Derek Washington (@iamderekw) has been an activist since being picked by Robin McGehee (Get Equal) to head up Diversity Outreach for 2009's National Equality March. As leader of bot the Southern Nevada and Nevada State Stonewall Democrats, Derek has helped create one of the nations' strongest LGBT political organizations. He was a leader on repealing DADT and works closely with the Latino community on immigration. He's also a whole lot of fun!
Karla Chavez is s a current student at Volunteer State Community College. She is majoring in Organizational Communications with a concentration in non-profit organizations. She is an active volunteer for Tennessee Immigrant and Refugee Rights Coalition. Where she is the youth media organizer for the organizations youth group. She is passionate about youth organizing and bringing the diversity in the Nashville community together. She is an enthusiastic community activist who believes in immigrant rights. She is also a proud supporter of the D.R.E.A.M. Act and a Dreamer herself. To make sure that no bad anti-immigrant legislation is passed within the state of Tennessee. Karla spends several days a week lobbying her local state representatives. One day she hopes that all immigrants will be welcomed and respected in Tennessee and across the nation.
Franklin Soults (@fsoults) and his siblings were raised speaking both Spanish and English in Syracuse, New York, by their Chilean immigrant mom. After completing his bachelor’s at the University of Chicago, Frank worked as an adult ESOL teacher and as a music journalist and editor, winning three statewide journalism awards in the early 2000s. In May 2008 Frank earned a master’s in journalism at Columbia University, and in April 2009 he joined MIRA as a spokesperson and strategic communications planner.
Roxana Bendezu (@RoxannaBendezu), a native of Peru, is an activist in Charlotte, North Carolina. She serves as the executive director for Social Justice Action Network, a non-profit that aims to bringing existing organizations together to share economic and human resources to tackle issues at the local, state, and federal levels. She serves as a member of the board for Democracy NC and is an executive committee member of the NC Central Piedmont Group of the Sierra Club. She participates in the Social Justice committee of her parish, St. Peter's Catholic Church, as well as in the Charlotte Region Catholic Environmental Advisory Council. She is committed to encourage and promote a wholistic vision of our social struggles to find inclusive solutions with a focus on human dignity.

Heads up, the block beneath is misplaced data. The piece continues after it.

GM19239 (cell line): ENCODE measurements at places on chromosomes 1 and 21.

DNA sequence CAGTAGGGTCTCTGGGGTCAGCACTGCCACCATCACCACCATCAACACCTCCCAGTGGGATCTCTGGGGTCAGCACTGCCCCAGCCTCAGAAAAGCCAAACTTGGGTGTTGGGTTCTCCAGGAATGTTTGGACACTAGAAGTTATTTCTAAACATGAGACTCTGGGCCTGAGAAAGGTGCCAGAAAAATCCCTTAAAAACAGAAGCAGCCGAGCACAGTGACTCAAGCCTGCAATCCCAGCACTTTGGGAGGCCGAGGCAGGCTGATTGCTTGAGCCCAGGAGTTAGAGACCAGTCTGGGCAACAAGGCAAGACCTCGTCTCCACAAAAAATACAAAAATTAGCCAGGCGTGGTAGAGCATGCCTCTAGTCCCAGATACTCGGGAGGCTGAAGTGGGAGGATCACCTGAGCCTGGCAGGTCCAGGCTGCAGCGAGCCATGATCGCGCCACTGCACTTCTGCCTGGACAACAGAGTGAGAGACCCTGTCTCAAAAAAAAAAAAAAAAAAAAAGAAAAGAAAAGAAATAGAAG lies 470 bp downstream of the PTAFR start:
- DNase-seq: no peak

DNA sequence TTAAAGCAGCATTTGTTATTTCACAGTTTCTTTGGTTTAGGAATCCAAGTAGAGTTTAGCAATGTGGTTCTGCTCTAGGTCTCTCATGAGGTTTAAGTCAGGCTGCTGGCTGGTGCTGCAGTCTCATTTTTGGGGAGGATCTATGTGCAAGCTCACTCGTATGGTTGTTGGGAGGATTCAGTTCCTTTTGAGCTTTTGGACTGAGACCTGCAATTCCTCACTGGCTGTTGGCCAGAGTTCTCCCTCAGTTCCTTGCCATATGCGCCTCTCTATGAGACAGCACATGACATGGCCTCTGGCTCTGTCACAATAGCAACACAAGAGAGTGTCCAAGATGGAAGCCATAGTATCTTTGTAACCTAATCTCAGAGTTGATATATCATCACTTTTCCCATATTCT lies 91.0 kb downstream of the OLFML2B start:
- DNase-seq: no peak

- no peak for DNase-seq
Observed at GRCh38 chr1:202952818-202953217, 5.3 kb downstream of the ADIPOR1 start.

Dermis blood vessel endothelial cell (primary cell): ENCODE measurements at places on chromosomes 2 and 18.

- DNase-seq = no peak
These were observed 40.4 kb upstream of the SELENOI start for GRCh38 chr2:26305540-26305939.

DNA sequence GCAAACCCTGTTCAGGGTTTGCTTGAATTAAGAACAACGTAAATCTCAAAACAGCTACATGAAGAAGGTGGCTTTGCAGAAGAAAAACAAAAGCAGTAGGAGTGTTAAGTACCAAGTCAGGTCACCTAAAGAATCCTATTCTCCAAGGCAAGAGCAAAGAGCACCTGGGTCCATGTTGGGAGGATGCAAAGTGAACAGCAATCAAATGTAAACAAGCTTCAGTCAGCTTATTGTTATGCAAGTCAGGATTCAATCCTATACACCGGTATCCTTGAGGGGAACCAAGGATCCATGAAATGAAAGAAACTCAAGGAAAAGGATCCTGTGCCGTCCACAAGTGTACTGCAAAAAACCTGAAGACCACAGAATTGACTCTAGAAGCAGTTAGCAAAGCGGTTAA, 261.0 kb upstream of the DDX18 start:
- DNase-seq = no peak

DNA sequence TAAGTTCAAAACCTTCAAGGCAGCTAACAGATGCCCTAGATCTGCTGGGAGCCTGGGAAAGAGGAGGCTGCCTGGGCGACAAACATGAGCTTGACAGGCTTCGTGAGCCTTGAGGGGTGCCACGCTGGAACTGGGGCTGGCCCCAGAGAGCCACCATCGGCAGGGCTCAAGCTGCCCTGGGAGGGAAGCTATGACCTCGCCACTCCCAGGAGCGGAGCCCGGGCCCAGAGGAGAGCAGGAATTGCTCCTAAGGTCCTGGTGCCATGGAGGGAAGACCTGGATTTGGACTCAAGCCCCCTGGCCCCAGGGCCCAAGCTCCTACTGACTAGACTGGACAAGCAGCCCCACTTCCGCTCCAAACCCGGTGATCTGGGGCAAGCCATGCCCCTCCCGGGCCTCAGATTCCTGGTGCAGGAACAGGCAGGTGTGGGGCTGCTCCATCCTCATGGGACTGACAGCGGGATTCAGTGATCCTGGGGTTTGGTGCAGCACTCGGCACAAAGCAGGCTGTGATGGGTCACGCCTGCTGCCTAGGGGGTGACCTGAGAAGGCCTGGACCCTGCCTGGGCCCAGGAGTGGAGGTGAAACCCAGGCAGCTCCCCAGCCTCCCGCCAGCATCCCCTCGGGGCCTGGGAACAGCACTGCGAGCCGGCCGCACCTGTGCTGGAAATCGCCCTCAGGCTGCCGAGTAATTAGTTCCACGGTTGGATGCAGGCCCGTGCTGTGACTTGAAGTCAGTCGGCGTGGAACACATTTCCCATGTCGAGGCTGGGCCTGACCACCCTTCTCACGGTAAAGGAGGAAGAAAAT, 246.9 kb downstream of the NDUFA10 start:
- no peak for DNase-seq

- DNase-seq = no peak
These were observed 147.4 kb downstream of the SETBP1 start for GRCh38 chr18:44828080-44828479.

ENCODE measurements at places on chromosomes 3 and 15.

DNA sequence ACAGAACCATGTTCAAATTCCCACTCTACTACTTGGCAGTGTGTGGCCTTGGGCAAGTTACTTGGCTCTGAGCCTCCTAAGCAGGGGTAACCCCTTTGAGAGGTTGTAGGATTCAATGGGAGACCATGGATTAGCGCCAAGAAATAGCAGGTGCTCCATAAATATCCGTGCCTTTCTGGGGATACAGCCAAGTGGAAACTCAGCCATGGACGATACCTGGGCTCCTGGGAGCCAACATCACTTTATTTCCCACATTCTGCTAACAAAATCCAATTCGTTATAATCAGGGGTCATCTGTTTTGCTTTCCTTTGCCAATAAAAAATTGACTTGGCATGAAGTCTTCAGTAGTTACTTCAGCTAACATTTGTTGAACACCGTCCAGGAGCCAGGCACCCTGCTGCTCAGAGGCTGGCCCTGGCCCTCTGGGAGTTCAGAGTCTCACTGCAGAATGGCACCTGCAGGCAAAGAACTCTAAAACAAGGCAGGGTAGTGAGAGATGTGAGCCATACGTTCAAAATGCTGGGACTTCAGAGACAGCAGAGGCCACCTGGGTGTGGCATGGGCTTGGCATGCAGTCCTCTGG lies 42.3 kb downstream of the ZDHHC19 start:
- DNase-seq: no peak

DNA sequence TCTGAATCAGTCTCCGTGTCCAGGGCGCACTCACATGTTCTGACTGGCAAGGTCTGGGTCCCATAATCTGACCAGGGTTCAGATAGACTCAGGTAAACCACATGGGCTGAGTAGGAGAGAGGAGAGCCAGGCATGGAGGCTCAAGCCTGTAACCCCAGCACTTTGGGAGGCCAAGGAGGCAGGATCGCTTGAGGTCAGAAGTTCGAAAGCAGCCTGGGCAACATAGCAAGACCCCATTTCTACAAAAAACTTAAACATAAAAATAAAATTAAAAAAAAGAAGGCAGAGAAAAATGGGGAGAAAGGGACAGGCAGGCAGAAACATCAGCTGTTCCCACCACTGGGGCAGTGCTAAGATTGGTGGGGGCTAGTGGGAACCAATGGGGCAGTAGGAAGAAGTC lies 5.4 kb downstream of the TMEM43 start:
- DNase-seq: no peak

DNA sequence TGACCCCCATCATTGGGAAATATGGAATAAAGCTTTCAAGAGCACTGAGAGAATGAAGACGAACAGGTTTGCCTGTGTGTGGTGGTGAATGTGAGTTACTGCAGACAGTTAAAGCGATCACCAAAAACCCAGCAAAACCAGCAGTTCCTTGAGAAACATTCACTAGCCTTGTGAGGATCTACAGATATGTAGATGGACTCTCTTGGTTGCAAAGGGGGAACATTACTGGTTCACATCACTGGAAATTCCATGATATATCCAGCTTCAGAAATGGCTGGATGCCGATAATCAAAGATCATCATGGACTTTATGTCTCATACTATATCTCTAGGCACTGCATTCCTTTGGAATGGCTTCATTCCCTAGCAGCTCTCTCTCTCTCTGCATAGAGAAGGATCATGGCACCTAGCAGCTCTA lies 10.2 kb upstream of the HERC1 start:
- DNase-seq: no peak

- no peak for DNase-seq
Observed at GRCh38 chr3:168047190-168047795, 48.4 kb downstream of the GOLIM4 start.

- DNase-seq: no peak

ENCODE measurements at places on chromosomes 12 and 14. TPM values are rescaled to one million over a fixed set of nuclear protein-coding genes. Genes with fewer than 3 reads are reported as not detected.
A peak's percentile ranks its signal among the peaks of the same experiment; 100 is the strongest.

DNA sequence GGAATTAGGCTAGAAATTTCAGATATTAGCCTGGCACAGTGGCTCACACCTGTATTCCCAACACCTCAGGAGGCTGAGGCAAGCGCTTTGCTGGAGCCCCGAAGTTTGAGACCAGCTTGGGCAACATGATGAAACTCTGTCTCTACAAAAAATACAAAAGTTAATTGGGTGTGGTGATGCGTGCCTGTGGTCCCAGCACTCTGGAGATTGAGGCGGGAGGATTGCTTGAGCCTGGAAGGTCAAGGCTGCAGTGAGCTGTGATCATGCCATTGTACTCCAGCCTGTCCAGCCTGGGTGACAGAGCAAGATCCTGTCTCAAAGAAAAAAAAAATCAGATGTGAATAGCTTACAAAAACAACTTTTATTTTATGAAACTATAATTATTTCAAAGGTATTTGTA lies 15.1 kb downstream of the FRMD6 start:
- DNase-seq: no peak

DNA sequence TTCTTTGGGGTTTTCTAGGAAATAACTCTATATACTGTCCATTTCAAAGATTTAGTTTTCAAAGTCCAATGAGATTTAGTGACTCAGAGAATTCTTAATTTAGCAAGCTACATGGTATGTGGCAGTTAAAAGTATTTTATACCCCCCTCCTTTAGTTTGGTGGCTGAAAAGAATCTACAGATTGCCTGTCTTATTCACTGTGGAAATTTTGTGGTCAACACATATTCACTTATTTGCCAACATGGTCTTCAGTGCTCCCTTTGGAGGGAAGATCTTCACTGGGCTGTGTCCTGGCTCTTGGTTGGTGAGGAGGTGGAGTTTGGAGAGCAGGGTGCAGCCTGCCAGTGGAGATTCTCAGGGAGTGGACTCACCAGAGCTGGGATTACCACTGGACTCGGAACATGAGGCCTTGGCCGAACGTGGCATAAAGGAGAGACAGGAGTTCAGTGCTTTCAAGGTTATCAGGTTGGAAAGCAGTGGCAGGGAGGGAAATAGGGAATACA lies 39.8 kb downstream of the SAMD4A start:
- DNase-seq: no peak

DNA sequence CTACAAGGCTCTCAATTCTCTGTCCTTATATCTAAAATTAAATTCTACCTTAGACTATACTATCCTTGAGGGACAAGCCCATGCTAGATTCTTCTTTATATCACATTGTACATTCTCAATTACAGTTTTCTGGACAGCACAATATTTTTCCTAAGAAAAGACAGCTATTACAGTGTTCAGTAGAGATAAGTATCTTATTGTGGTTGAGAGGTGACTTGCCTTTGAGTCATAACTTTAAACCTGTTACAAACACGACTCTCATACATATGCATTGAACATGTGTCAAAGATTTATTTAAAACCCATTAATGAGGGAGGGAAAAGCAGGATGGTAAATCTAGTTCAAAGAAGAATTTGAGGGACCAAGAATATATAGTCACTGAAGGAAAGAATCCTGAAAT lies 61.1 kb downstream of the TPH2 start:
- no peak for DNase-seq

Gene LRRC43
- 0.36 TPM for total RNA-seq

Lulu Martínez (@OhKayLulu) is a queer Latina currently living in Atlanta, GA. She immigrated from Tlalnepantla, Mexico to the U.S. with her parents and brother when she was three years old and was raised and politicized in Chi-City. Before moving to the South and joining the Georgia Undocumented Youth Alliance (GUYA) and Southerners On New Ground (SONG), she was a Chicago youth organizer with the Immigrant Youth Justice League fighting for the passage of the DREAM Act and creating platforms for undocumented youth to share their stories. She is passionate about building bridges between the queer and immigrant communities and creating more black and brown solidarity. She recently found her love for popular education through the use of photography and audio and is working with GUYA on a photo project to change the negative portrayal of immigrants in the state of Georgia.
Justino Mora (@justinmora159) is a student activist at UCLA pursing a Computer Engineering major and Political Science minor. He has a wide range of experience in online organizing, political advocacy, and community organizing. Justino is a leader in the immigrant rights movement, a strong believer in change from the bottom up, and has traveled to Sacramento, CA and Washington DC to lobby and advocate for the passage of pro-immigrant, pro-education legislation such as the DREAM Act and compressive immigration reform. He served in the Steering Committee of the CA Dream Network (CDN) and played a critical role in the organization’s growth. For instance, he created the organization’s website, introduced and merged online advocacy with offline organizing, and leads the efforts to maintain an active and influential online presence. In 2011, Justino helped plan, organize, and lead one of the largest youth-lead, statewide campaigns to pass the CA Dream Act. He has been an active supporter, volunteer, and leader in the Coalition for Humane Immigrant Rights of Los Angeles (CHIRLA) and, when not organizing in cyberspace, he reads books and academic journals, plays soccer and trains for long-distance running events.